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4 February 2022
Norte de Castilla
Francisco Planes |
Full Professor in Artificial Intelligence and Deputy Director Research from Tecnun-School of Engineering of the University of Navarra
The good news is that research in precision oncology has not stopped in these turbulent times. The range of targeted therapies for tumours that are highly resistant to conventional chemotherapy treatments is growing.
Two years ago, shortly before the outbreak of the Covid-19 pandemic, I commemorated World Cancer Day by being optimistic about the fight against cancer. My optimism was based on the growth of precision oncology, a new research paradigm that recognises the heterogeneity of tumours and the need to apply personalised and targeted therapies to each patient, using information from high-resolution molecular technologies such as genomics.
In turn, he perceived an increasingly suitable research environment, with more and better data at a more affordable price, greater storage capacity and computing power, and professionals with high training in artificial intelligence and bioinformatics. All of this fed the general enthusiasm for the results of the many projects we have underway.
It is undeniable that the Covid-19 pandemic has negatively affected the fight against cancer on several levels. Firstly, for the patients themselves, who add an additional complication to their disease, making the application of already complex treatments more difficult. In addition, the health blockade caused by the pandemic has delayed the diagnosis and treatment of new cancer patients, with the consequent toll on their health. This is no small matter because early diagnosis substantially increases the chances of cure for most patients . Against this backdrop, the results of precision oncology may seem to be blurring and one wonders where we are and where we are heading two years later.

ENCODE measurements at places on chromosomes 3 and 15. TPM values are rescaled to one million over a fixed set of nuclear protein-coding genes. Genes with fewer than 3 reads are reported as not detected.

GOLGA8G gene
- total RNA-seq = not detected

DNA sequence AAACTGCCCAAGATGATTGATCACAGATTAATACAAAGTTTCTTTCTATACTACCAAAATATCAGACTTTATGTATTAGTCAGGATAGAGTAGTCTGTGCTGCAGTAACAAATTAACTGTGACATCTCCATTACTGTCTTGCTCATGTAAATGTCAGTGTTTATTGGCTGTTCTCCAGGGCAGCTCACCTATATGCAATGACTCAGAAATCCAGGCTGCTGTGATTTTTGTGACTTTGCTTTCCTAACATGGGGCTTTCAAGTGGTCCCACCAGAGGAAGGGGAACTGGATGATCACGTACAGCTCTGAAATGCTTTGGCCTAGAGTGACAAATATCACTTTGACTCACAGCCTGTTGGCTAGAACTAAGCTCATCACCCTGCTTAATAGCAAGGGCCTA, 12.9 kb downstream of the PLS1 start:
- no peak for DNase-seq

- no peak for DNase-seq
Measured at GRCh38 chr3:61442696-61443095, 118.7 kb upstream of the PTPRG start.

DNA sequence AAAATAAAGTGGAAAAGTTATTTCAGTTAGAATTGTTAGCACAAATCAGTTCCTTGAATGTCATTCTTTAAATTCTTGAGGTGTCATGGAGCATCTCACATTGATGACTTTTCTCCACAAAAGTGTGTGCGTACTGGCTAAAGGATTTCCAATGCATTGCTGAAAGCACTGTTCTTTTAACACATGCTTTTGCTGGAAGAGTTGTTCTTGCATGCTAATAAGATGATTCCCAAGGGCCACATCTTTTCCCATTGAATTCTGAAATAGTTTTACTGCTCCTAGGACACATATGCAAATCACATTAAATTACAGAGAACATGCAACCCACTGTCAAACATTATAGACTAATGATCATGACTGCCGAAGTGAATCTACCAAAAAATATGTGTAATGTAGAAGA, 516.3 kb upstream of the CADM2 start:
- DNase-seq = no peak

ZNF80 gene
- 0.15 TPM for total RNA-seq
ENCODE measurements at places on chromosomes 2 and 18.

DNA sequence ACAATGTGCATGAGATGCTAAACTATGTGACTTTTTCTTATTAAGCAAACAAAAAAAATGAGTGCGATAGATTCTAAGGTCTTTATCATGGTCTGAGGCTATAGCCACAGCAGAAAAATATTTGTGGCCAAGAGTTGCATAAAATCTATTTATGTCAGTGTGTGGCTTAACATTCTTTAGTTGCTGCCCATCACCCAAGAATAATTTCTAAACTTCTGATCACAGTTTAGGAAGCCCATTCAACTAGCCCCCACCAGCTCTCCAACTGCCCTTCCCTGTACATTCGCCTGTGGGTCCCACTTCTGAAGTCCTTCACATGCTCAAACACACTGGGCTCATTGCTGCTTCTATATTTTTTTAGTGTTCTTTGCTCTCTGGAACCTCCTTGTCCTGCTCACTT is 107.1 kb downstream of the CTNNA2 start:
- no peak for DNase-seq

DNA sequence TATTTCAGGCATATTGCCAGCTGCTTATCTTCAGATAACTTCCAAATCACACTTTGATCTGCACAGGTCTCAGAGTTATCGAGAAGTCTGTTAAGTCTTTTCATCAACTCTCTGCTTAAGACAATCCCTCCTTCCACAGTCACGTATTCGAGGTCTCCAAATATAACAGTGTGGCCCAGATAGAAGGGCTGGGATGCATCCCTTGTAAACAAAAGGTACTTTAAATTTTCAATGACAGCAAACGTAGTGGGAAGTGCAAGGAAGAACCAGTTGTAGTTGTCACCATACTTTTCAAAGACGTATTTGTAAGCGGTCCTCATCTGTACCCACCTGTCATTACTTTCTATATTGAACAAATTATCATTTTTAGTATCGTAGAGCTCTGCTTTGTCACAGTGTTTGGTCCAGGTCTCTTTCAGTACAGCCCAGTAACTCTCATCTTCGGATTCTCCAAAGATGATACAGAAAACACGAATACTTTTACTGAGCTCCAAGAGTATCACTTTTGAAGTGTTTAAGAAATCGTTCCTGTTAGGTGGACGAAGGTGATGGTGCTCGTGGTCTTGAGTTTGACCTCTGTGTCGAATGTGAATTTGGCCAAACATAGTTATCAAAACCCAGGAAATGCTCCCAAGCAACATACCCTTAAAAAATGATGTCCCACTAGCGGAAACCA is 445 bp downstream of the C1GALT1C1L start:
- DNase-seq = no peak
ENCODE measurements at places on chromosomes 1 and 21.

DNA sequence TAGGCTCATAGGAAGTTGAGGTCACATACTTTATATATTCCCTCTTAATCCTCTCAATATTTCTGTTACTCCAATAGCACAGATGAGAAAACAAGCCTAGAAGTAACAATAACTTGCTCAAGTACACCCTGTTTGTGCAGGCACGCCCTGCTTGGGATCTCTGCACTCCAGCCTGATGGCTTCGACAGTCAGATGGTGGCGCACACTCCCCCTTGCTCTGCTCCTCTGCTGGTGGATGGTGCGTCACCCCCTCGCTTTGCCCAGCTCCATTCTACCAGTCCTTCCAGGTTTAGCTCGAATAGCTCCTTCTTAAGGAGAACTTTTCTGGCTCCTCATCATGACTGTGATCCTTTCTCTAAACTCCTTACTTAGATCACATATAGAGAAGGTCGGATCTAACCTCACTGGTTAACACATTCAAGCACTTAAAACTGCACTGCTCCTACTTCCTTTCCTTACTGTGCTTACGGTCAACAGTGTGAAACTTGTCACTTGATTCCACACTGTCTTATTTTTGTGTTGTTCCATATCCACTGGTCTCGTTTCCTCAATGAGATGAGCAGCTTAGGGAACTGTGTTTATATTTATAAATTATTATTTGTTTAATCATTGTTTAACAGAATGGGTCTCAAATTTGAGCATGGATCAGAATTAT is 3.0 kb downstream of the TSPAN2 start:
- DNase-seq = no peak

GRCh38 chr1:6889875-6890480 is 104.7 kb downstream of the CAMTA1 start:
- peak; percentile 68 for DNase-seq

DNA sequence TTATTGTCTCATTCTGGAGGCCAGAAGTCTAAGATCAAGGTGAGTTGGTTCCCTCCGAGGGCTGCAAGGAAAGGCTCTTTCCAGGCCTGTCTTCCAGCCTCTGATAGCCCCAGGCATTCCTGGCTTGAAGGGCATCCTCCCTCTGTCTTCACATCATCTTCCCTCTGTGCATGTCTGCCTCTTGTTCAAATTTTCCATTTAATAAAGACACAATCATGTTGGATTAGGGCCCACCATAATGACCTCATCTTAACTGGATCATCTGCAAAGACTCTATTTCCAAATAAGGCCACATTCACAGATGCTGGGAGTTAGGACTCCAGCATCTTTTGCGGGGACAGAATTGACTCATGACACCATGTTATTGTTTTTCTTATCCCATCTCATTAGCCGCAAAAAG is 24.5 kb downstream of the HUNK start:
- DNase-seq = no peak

The good news is that research in precision oncology has not stopped in these turbulent times. The range of targeted therapies for tumours that are highly resistant to conventional chemotherapy treatments is growing. A few months ago, the US Food and Drug Administration (FDA) approved the first drug targeting lung cancer patients with a specific mutation in the KRAS gene (KRAS G12C), a genomic alteration previously associated with a very poor prognosis. Tumours with this particular mutation were, until now, considered resistant to drug therapies, so this news reaffirms the value of science and brings a dose of hope.
Therefore, precision oncology is a reality that we now have and in the coming years panels of genomic markers will be used at clinical practice to optimize cancer treatments. In this sense, one of the great challenges facing our healthcare system will be to efficiently integrate and manage the technological platforms needed to identify these tumor characteristics.
However, in the field of research, we are increasingly aware that this is not enough. The path taken towards the patient - and not only towards the disease - requiresholistic approaches and multidimensional studies that go beyond the characterization of these alterations in tumors. To cite a few examples, single-cell technologies are helping us to better define the tumor ecosystem directly involved in the patient's resistance to therapy. Other metagenomics technologies are helping us to understand the role of the intestinal microbiota in the development of tumors and in the immune response of a sick person. Also very useful are metabolomics technologies that allow us to identify nutritional dependencies of tumors and personalized diets that can fill in oncological treatments.
Whether we will be able to reach goal and develop personalized treatments will depend on our ability to integrate this vast and diverse amount of data and transform it into useful and practical knowledge for the patient. There is no doubt that the future of precision oncology lies in the hands of big data and artificial intelligence.
The journey towards the patient - and not just the disease - requires holistic approaches and multidimensional studies that go beyond the characterisation of these alterations in tumours.